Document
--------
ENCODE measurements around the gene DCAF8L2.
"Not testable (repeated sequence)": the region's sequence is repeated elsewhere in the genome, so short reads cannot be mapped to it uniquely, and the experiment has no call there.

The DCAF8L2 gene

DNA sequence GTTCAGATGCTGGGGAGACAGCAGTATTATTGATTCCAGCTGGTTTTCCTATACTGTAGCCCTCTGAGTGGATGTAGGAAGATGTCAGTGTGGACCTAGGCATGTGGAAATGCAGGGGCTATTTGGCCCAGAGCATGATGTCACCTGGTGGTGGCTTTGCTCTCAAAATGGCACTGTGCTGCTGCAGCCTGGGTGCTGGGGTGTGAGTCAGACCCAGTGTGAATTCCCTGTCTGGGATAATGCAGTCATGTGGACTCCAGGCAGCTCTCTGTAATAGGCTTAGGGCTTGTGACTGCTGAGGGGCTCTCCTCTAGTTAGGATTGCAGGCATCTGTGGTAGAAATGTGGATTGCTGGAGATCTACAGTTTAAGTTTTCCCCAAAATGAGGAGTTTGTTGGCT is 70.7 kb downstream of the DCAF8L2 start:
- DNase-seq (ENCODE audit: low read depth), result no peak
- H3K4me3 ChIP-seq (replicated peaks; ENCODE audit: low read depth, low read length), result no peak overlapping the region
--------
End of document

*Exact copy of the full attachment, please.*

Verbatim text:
ENCODE measurements around the gene DCAF8L2.
"Not testable (repeated sequence)": the region's sequence is repeated elsewhere in the genome, so short reads cannot be mapped to it uniquely, and the experiment has no call there.

The DCAF8L2 gene

DNA sequence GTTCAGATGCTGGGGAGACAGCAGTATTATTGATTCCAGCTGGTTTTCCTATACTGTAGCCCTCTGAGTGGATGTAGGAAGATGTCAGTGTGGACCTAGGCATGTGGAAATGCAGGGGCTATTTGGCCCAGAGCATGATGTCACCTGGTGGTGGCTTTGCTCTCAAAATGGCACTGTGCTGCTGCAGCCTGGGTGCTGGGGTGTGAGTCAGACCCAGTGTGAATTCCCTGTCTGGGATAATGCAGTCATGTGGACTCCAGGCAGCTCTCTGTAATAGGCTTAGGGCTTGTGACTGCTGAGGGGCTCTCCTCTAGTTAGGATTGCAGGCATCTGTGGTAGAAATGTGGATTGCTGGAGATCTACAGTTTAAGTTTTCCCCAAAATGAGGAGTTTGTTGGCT is 70.7 kb downstream of the DCAF8L2 start:
- DNase-seq (ENCODE audit: low read depth), result no peak
- H3K4me3 ChIP-seq (replicated peaks; ENCODE audit: low read depth, low read length), result no peak overlapping the region